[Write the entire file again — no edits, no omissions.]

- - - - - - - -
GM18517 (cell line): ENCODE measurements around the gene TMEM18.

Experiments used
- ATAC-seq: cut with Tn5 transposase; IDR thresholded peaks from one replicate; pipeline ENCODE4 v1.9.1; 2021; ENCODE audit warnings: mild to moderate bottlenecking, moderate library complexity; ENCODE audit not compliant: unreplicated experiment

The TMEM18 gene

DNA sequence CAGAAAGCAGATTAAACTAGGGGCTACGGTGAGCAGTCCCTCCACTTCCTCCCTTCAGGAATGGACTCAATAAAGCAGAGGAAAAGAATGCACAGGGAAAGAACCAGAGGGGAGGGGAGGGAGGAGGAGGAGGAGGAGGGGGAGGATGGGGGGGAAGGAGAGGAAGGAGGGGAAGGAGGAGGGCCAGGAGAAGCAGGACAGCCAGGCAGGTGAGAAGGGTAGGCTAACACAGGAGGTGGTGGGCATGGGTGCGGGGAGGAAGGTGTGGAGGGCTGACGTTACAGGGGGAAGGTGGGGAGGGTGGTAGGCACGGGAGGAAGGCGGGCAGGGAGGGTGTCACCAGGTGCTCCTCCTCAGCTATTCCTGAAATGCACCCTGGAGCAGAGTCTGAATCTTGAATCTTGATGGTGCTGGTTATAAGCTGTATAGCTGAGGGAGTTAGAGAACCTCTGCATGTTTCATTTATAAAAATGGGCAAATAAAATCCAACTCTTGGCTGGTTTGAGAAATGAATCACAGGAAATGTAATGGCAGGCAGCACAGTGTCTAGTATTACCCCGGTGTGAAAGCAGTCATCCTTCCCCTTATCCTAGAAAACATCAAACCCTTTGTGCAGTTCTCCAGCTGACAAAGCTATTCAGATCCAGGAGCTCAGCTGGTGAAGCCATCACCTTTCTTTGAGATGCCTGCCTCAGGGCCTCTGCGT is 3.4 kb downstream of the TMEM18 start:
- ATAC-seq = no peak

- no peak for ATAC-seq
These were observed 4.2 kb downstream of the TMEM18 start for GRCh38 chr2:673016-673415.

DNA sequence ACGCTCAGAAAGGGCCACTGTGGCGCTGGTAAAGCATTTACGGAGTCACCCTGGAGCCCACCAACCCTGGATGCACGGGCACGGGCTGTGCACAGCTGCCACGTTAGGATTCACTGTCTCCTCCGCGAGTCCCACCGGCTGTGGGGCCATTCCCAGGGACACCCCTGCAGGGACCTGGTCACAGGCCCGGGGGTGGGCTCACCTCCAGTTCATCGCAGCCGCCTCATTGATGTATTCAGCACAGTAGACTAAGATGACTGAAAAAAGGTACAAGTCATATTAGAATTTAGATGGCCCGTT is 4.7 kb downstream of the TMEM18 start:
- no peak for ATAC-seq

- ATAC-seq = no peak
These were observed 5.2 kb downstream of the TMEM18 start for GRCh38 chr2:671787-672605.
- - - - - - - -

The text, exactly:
GM18517 (cell line): ENCODE measurements around the gene TMEM18.

Experiments used
- ATAC-seq: cut with Tn5 transposase; IDR thresholded peaks from one replicate; pipeline ENCODE4 v1.9.1; 2021; ENCODE audit warnings: mild to moderate bottlenecking, moderate library complexity; ENCODE audit not compliant: unreplicated experiment

The TMEM18 gene

DNA sequence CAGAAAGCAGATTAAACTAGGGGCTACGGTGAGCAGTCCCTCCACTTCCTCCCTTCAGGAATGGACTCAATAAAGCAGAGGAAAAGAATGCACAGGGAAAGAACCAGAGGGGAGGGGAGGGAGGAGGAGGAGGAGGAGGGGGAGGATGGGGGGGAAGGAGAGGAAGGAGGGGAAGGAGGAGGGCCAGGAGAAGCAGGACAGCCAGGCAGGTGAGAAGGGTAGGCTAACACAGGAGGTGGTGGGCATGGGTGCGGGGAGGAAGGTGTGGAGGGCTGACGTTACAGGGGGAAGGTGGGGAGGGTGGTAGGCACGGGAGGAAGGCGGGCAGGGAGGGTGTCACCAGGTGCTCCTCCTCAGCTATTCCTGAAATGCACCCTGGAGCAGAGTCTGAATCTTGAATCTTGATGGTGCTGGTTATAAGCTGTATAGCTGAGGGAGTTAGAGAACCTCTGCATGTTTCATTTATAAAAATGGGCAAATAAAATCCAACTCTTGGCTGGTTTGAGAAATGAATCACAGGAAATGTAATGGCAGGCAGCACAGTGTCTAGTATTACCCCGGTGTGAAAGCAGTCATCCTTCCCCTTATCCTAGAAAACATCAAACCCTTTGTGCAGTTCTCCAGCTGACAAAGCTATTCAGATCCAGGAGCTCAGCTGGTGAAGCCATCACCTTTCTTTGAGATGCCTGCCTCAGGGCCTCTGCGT is 3.4 kb downstream of the TMEM18 start:
- ATAC-seq = no peak

- no peak for ATAC-seq
These were observed 4.2 kb downstream of the TMEM18 start for GRCh38 chr2:673016-673415.

DNA sequence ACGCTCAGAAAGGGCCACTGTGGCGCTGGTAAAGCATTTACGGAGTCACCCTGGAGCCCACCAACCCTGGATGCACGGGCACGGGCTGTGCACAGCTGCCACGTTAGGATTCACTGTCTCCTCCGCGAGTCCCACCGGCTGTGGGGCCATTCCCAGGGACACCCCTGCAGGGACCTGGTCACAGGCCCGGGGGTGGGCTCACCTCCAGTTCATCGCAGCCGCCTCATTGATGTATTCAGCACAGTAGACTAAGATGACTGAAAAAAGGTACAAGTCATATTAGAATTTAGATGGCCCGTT is 4.7 kb downstream of the TMEM18 start:
- no peak for ATAC-seq

- ATAC-seq = no peak
These were observed 5.2 kb downstream of the TMEM18 start for GRCh38 chr2:671787-672605.